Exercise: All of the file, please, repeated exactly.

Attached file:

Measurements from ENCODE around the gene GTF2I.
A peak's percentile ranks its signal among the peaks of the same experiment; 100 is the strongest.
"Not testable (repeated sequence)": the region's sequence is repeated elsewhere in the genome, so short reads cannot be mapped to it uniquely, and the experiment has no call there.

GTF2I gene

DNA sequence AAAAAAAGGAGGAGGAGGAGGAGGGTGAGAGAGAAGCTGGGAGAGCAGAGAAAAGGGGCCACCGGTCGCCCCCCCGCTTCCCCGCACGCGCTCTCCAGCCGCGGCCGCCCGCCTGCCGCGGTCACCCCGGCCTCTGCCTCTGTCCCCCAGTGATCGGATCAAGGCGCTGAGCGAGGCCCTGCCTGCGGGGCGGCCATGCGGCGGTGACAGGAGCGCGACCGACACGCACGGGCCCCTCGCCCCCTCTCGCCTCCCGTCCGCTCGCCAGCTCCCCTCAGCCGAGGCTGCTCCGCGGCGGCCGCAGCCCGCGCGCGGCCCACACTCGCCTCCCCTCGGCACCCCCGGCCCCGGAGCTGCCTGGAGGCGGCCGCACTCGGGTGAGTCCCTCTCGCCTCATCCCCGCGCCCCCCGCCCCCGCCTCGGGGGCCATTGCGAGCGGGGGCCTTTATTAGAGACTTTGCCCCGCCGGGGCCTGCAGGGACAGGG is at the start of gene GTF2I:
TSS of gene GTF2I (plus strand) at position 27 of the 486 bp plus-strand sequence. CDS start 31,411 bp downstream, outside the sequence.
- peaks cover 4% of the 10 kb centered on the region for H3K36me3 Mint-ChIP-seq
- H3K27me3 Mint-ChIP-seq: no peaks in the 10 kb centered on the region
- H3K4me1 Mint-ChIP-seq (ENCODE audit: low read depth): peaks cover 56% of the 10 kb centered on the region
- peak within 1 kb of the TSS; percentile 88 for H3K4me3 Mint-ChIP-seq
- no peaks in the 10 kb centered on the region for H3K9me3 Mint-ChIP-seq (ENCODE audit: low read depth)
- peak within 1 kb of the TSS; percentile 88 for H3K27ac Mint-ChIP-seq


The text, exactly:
Measurements from ENCODE around the gene GTF2I.
A peak's percentile ranks its signal among the peaks of the same experiment; 100 is the strongest.
"Not testable (repeated sequence)": the region's sequence is repeated elsewhere in the genome, so short reads cannot be mapped to it uniquely, and the experiment has no call there.

GTF2I gene

DNA sequence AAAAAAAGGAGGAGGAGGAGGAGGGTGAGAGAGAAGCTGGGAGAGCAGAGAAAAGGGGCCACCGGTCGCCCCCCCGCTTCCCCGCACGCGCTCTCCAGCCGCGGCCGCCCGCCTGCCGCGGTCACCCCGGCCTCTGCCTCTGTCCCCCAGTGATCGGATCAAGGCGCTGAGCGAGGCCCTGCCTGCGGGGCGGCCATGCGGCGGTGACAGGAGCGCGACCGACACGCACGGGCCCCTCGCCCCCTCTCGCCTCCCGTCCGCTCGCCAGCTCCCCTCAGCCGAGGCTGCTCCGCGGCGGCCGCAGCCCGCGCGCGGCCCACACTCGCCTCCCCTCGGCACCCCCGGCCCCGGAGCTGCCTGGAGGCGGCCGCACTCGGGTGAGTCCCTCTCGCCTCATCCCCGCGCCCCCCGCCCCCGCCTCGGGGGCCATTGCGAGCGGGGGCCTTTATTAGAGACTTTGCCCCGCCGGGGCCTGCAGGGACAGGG is at the start of gene GTF2I:
TSS of gene GTF2I (plus strand) at position 27 of the 486 bp plus-strand sequence. CDS start 31,411 bp downstream, outside the sequence.
- peaks cover 4% of the 10 kb centered on the region for H3K36me3 Mint-ChIP-seq
- H3K27me3 Mint-ChIP-seq: no peaks in the 10 kb centered on the region
- H3K4me1 Mint-ChIP-seq (ENCODE audit: low read depth): peaks cover 56% of the 10 kb centered on the region
- peak within 1 kb of the TSS; percentile 88 for H3K4me3 Mint-ChIP-seq
- no peaks in the 10 kb centered on the region for H3K9me3 Mint-ChIP-seq (ENCODE audit: low read depth)
- peak within 1 kb of the TSS; percentile 88 for H3K27ac Mint-ChIP-seq